With more than 300 days of sunshine, over 100 beaches, and a relatively low cost of living, the Algarve is one of the most popular expat destinations in Europe.
Many people imagine the Algarve to be beach resorts and, while that does exist, it’s only one side of the Algarve (mainly Albufeira and Praia da Rocha). The Algarve is roughly 155 km in width, and the region stretches from the Atlantic on the West Coast to the Spanish-Portuguese border in the East. Within the Algarve, you’ll find all different styles of living and all different types of people that move there. There’s the Golden Triangle, for example, which is known for its gated villas, Michelin-star restaurants, and yacht-owning residents. Then there are places like Monchique, the mountainous and rustic spa town, that attract a more alternative, yoga-loving crowd, particularly from Germany and Holland. The Algarve is incredibly varied in this way, and it’s all about finding the right part of the Algarve for you.
The majority of people that move to the Algarve are retirement age, but, besides those that come to work in tourism, it also attracts people who come and start their own business or are able to work remotely.
Photos of the Algarve
Pros & cons of living here
Like everywhere, there are good and bad bits to living in the Algarve.
- More than 300 days of sunshine per year
- More than 100 beaches, many of which are considered to be some of the best in the world
- Large international community made up of multiple nationalities, including Brits, Germans, Americans, South Africans, Dutch, French, and Swedish
- From British supermarkets to South African butchers, it’s never too hard to find a taste of home here
- One of the most touristy parts of Portugal, particularly during the summer months
- Some places can feel very expaty and not authentically Portuguese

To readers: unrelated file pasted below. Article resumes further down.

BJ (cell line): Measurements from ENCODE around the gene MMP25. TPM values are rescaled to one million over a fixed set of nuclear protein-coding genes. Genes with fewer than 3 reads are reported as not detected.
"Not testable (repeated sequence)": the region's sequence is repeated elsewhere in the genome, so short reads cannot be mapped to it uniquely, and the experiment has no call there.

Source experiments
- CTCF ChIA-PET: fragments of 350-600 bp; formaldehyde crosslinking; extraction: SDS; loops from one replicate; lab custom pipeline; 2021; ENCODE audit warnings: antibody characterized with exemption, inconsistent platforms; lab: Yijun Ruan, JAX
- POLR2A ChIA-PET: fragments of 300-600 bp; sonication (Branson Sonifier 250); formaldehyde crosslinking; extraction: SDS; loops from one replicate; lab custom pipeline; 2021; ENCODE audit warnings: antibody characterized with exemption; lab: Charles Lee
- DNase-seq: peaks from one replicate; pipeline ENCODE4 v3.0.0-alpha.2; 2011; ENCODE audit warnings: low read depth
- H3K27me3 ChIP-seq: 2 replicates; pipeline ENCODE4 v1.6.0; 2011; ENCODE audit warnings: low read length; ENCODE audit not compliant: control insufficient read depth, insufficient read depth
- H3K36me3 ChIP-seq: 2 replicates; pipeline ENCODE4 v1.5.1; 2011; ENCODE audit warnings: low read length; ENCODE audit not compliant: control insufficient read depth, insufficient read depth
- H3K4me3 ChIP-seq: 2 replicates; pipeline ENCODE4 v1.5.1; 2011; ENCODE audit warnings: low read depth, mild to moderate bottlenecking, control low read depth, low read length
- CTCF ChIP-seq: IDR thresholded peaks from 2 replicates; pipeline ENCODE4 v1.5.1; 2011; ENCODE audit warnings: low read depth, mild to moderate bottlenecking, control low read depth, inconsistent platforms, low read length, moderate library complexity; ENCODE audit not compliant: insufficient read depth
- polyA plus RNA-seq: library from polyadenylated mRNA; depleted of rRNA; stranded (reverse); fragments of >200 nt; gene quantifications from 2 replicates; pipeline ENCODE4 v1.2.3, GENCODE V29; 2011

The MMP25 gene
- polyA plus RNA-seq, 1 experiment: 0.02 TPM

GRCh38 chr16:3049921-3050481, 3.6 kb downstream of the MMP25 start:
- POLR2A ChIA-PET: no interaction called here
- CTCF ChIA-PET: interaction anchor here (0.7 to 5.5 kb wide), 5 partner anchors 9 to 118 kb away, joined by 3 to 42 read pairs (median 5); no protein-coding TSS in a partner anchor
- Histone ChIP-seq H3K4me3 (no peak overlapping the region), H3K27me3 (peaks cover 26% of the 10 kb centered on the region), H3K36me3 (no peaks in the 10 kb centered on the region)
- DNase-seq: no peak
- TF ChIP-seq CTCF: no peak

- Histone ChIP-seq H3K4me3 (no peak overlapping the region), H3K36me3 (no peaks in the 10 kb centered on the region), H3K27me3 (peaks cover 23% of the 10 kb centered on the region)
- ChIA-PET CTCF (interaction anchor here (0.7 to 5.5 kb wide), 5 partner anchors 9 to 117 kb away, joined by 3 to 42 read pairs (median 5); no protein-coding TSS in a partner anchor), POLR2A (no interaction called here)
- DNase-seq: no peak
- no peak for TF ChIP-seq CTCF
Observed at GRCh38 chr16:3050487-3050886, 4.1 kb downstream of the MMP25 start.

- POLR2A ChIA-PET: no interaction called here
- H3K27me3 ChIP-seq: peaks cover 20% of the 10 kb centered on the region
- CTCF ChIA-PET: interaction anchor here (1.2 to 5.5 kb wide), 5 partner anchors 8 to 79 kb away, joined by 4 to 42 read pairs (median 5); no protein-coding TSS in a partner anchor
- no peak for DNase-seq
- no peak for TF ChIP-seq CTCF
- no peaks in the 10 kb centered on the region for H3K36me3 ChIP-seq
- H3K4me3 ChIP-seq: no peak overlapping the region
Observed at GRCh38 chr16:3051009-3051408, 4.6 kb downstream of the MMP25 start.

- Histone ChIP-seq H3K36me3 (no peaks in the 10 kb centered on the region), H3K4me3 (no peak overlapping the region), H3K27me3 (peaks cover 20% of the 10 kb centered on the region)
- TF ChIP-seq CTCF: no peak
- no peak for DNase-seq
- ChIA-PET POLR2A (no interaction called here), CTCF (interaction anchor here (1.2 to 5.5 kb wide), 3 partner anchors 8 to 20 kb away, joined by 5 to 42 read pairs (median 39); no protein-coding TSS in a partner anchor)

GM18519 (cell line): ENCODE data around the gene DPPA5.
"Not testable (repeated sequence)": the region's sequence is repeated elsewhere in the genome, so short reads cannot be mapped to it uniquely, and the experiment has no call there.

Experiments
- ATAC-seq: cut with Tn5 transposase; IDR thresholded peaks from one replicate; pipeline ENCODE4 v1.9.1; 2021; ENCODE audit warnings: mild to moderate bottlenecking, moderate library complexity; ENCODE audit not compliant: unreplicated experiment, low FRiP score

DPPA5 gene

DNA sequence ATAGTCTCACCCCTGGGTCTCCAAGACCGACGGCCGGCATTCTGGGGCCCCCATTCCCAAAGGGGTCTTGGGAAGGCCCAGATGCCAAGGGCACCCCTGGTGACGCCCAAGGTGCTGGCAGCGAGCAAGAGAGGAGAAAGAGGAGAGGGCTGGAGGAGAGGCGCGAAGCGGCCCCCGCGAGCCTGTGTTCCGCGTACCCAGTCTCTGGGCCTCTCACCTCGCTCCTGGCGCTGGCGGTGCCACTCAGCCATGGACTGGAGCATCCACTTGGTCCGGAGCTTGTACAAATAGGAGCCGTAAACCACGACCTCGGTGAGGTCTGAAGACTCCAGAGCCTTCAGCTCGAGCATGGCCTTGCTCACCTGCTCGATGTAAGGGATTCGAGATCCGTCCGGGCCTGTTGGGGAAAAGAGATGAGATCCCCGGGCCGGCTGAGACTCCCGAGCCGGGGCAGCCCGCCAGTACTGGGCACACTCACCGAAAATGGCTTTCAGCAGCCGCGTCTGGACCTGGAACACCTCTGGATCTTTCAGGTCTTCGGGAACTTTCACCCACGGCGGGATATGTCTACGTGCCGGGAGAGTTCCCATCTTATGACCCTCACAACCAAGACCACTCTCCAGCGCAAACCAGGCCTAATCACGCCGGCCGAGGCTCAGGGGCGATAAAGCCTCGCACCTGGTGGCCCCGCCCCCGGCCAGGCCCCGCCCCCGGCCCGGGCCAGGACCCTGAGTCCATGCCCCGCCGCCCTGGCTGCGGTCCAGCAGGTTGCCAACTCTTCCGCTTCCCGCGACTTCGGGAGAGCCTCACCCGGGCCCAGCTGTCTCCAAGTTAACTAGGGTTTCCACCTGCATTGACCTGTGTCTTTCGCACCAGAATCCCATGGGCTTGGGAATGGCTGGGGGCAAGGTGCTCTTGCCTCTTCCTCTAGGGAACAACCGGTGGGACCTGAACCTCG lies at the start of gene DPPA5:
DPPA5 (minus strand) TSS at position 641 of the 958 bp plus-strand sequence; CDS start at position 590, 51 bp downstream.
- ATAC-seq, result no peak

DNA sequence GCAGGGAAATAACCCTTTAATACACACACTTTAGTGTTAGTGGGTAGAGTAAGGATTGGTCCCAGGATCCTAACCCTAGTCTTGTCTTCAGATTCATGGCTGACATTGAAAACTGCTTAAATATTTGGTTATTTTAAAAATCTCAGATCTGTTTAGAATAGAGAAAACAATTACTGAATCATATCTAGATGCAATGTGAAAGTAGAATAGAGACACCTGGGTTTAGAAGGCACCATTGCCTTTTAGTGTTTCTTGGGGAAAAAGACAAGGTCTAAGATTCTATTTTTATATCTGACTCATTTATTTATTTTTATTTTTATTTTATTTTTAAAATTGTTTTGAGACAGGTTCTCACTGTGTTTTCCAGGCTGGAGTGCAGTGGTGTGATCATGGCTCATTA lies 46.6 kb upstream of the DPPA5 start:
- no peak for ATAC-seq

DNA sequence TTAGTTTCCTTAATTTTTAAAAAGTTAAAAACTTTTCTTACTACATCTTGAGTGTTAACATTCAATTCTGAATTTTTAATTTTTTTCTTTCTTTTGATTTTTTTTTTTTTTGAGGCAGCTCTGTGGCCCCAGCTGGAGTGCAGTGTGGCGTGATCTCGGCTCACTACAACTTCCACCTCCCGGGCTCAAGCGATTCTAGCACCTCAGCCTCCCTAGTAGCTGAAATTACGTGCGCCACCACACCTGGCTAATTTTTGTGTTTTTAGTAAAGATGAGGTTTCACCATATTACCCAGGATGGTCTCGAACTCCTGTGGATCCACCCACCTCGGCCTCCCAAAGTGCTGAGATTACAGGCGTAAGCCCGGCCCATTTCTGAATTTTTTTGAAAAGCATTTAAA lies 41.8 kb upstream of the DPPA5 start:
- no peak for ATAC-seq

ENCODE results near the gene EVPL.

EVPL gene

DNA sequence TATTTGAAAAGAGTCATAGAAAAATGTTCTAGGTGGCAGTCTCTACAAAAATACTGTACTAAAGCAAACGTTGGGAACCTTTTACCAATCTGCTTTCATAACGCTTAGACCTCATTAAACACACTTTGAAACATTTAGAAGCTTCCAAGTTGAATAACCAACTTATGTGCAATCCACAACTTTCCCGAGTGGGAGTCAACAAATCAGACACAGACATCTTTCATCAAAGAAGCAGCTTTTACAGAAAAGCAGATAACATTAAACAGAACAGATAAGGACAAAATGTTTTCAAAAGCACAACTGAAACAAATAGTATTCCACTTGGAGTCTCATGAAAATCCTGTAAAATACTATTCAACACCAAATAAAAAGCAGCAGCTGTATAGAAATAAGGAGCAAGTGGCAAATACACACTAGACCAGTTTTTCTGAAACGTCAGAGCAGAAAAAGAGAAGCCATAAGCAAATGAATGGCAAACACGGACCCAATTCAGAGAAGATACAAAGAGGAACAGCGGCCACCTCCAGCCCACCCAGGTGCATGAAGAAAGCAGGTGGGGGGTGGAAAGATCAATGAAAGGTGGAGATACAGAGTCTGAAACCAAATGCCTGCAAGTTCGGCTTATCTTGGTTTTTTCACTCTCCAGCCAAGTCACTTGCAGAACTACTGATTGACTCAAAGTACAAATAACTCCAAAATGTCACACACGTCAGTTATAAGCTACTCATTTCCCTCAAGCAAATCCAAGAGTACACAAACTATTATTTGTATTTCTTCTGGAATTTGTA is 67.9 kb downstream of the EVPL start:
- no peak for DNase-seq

- Fewer historical and cultural attractions than other parts of Portugal
- House prices can be high, particularly near the coast
Where to move to
You may have decided that you’re moving to the Algarve, but the next step is to decide where. The Algarve is a large area that’s around 150 km in length. Although you can easily get across it, particularly on the A22 motorway, you should concentrate on a particular part of the Algarve.
It can help to focus on one of the three unofficial regions of the Algarve: the Eastern, Central, and Western Algarve. Each region has its own feel, and its own pros and cons for moving there. The Central Algarve, for example, has some of the best beaches and is in an ideal location for exploring to the East or West. However, it’s also the most touristy part of the Algarve.
- Faro – The capital of the Algarve, Faro has all the benefits of a small city as well as lots of charming buildings and historical attractions
- Tavira – Known for its charming Roman bridge and other historical attractions, Tavira and the surrounding area is a popular option for expats wanting to live in the Eastern Algarve
- Olhão – Famous for its fish market, Olhão is a traditional Portuguese town that still remains much of its authenticity
- The Golden Triangle – For perfect lawns and multi-million Euro houses, look no further than Almancil, Vale de Lobo, Quinta do Lago, and Vilamoura — an area often referred to as “the golden triangle”
- Vila Real de Santo António – Located on the border with Spain, Vila Real de Santo António is perfect for those that want to be in a charming Portuguese town but close to Spain. The beach is only 2 km from the town centre as well